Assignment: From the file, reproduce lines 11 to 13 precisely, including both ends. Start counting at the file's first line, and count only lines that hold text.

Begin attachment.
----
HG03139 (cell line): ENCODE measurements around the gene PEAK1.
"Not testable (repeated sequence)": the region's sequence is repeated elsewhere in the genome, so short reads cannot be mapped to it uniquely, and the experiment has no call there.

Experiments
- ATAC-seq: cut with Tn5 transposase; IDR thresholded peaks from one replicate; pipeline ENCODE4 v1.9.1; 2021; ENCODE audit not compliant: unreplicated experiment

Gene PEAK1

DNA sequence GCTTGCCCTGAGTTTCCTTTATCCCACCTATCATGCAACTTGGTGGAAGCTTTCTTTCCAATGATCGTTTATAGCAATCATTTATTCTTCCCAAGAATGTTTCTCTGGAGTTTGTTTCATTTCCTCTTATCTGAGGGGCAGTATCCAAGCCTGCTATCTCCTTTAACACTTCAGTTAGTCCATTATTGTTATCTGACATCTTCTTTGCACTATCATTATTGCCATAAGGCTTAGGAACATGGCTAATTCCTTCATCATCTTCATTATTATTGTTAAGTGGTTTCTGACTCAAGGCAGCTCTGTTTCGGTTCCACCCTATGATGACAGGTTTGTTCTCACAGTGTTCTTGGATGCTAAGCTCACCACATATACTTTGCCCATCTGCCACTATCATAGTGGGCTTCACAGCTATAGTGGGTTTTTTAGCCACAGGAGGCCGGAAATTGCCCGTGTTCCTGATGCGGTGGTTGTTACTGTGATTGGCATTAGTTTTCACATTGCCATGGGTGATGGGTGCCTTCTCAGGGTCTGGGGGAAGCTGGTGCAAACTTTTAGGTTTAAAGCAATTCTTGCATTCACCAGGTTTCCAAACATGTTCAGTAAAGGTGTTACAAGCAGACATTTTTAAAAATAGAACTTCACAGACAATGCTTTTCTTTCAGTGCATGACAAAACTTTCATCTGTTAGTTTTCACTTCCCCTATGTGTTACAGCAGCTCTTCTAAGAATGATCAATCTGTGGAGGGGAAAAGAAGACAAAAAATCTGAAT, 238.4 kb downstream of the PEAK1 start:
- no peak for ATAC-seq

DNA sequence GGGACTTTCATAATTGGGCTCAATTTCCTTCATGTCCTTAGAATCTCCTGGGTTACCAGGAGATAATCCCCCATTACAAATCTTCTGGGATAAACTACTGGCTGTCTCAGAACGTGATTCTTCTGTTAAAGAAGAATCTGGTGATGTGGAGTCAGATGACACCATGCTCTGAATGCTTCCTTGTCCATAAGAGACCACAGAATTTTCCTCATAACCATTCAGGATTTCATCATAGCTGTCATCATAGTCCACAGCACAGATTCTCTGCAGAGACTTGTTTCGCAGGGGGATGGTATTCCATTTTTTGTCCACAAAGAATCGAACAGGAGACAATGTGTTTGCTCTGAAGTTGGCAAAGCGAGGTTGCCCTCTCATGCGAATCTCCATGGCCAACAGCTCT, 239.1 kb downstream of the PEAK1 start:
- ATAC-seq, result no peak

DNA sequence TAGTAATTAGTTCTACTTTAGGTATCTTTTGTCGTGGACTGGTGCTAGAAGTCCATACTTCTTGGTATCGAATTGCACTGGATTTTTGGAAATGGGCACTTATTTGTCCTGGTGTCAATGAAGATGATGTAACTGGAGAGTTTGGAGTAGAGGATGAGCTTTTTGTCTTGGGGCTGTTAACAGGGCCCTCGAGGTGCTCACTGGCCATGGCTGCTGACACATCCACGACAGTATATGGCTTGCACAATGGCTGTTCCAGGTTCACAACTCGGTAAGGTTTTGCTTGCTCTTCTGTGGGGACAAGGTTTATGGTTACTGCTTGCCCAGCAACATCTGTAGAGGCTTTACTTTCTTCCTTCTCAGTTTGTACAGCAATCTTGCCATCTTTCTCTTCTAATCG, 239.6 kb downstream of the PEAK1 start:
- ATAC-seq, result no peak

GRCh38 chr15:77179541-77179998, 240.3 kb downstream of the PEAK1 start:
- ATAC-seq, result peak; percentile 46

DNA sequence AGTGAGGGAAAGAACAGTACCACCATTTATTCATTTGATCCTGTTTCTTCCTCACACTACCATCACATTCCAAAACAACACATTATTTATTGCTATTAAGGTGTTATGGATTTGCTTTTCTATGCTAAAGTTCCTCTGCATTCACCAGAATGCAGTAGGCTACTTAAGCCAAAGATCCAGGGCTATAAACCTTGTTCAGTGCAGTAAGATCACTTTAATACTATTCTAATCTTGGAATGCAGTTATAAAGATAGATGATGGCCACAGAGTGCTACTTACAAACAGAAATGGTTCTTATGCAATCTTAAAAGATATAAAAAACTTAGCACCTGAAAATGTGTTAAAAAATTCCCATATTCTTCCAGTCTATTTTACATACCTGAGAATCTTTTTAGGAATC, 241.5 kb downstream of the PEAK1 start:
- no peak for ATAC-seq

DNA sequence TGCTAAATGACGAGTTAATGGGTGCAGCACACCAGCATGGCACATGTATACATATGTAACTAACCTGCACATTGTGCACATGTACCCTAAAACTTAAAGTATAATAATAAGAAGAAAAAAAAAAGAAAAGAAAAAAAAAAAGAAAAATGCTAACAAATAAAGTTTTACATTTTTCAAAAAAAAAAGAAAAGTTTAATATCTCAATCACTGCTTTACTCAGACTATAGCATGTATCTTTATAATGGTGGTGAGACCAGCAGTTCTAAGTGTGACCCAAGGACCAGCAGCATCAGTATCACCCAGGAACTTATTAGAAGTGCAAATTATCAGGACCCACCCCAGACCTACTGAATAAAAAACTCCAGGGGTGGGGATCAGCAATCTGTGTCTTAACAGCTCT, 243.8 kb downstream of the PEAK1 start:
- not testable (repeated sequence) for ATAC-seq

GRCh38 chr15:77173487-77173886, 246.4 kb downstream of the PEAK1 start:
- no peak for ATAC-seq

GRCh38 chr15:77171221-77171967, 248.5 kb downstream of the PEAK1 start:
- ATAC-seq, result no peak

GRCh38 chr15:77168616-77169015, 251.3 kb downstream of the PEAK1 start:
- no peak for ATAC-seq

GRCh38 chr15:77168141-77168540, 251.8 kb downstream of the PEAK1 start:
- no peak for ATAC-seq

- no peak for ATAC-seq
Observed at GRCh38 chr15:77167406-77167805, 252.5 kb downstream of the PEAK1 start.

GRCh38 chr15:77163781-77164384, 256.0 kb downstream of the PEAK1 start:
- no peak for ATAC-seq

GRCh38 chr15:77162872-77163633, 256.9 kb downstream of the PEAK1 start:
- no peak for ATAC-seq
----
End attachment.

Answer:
- ATAC-seq, result no peak

GRCh38 chr15:77179541-77179998, 240.3 kb downstream of the PEAK1 start:
- ATAC-seq, result peak; percentile 46